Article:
Lance Armstrong’s Indianapolis doctor reflects On treating cyclist

It’s hard to find any one more willing to support Lance Armstrong than the man who helped save his life.

Two weeks after Armstrong went on TV to admit he’d been lying, the Indianapolis doctor who treated him is talking about the cyclist’s tarnished legacy, and Armstrong’s enduring legacy in the cancer community.

“What he’s done for the cancer community has been unprecedented,” said Dr. Lawrence Einhorn, the first-ever Lance Armstrong Foundation Professor of Oncology at IU Medical School.

“We’ve treated a lot of important people and athletes, but no one has done for the cancer community what he has done,” said Dr. Einhorn, who watched the Oprah interview last month on TV.

During the exchange with Oprah, the embattled cyclist answered just about every question, except for one. He refused to give an answer when asked about whether he talked about using performance enhancing drugs while undergoing cancer treatment at Indiana University Hospital in Indianapolis in October 1996. That’s when he was being treated by Dr. Einhorn.

In the interview, Winfrey asked Armstrong if Betsy Andreu’s claims of what she heard at IU Hospital were true. Andreau claimed she had overheard Armstrong tell doctors he had taken performance enhancing drugs.

Oprah Winfrey:  “Was Betsy telling the truth about the Indiana hospital – overhearing you in 1996?”
Lance Armstrong:  “I’m not going to take that on, I’m laying down on that one.”
Oprah Winfrey:  “Was Betsy lying?”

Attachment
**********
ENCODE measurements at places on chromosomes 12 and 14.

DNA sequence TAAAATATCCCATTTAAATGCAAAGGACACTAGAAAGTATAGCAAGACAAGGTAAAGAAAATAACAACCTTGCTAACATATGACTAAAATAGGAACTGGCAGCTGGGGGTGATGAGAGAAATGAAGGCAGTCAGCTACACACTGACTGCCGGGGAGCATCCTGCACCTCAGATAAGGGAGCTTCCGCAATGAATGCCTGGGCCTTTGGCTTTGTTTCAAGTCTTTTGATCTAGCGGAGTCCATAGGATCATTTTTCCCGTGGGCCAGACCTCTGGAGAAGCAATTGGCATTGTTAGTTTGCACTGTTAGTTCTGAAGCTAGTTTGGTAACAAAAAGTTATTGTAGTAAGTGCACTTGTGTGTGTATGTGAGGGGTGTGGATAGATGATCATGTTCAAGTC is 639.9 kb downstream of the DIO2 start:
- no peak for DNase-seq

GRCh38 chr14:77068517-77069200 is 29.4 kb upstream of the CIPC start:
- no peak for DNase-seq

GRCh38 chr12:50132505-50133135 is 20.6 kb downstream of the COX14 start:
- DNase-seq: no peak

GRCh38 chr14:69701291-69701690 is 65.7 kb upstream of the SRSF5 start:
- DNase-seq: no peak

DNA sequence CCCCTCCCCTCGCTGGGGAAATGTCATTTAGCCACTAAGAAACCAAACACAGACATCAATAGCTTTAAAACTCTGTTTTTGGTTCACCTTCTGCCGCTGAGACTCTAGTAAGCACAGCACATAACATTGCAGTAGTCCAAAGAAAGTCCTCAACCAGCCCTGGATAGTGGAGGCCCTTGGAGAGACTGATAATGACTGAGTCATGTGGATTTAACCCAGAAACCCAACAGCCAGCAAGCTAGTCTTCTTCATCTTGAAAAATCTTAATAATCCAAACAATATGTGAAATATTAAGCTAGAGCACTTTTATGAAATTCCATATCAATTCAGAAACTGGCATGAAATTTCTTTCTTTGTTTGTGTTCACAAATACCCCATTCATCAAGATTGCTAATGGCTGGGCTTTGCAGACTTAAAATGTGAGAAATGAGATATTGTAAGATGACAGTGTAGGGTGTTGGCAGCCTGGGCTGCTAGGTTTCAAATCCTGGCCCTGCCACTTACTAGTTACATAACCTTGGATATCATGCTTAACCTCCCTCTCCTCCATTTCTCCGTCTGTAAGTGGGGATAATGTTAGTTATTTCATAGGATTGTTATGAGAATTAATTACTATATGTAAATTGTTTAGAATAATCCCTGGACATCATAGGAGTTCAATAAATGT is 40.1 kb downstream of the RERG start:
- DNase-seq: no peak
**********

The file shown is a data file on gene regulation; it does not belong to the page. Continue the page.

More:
Lance Armstrong:  “I’m going to put that one down.”

In an exclusive interview with Fox59, Dr. Einhorn said if any of that happened, it wasn’t while he was in the room.

“Believe me, I would remember that,” Einhorn said. “He may have had some friends who were there, or some cycling buddies… but I can’t imagine a doctor asking a patient a question like that.”

Einhorn said, for him, the information would not be medically relevant.

These days, he’s choosing to remember Armstrong, not for lying, but for living, and helping others.

“He cheated in a sport,” Einhorn said. “He didn’t murder anyone, he didn’t steal money from anyone. He’s still a hero for people in the cancer community, and let’s be honest, if he didn’t dope, he would not have won seven straight Tour de Frances, because so many people were doping at that time. If he didn’t dope, and finished 17th, there wouldn’t have been a Livestrong foundation that helped millions of people with cancer.”



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